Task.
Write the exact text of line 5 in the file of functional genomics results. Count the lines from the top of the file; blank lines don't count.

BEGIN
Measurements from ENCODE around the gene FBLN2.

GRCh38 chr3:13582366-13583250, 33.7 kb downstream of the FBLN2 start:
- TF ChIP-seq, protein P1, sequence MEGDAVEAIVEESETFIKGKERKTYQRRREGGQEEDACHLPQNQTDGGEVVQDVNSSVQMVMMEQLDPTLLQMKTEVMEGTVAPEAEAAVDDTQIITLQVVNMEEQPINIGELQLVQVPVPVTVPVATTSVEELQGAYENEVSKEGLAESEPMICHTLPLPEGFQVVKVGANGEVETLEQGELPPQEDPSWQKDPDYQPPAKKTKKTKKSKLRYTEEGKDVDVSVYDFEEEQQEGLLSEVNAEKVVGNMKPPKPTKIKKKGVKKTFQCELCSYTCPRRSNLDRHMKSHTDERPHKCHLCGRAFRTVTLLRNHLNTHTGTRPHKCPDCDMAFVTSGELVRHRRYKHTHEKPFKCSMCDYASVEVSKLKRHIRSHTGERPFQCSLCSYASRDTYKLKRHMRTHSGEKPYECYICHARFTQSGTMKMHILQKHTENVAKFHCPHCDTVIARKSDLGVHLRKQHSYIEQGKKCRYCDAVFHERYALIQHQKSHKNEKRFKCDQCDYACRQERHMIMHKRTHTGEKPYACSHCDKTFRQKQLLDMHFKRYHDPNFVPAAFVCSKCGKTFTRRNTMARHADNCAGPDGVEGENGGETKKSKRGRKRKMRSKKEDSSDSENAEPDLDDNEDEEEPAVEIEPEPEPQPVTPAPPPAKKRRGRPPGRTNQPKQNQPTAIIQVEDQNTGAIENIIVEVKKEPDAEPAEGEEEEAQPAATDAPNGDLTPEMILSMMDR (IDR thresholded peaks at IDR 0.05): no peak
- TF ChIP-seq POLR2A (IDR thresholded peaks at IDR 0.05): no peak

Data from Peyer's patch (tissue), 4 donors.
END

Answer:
Data from Peyer's patch (tissue), 4 donors.